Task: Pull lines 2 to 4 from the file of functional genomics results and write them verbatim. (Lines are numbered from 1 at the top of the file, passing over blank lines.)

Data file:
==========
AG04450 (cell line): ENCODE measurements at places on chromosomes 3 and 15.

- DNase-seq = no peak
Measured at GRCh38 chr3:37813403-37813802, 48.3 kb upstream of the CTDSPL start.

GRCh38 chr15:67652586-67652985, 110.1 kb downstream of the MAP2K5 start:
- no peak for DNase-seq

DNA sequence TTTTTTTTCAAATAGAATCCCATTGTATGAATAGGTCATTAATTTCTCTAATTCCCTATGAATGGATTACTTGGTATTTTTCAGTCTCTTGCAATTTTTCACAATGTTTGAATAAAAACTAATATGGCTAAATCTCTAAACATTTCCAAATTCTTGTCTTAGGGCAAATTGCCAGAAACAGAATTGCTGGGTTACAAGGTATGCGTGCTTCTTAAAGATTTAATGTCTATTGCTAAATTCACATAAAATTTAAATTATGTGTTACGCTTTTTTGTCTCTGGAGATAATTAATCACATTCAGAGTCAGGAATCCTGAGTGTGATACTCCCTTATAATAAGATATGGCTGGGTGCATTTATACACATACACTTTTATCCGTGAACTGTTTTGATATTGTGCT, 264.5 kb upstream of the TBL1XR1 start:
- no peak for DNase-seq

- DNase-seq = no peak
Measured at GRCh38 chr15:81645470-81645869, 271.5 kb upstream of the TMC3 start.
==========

- DNase-seq = no peak
Measured at GRCh38 chr3:37813403-37813802, 48.3 kb upstream of the CTDSPL start.

GRCh38 chr15:67652586-67652985, 110.1 kb downstream of the MAP2K5 start: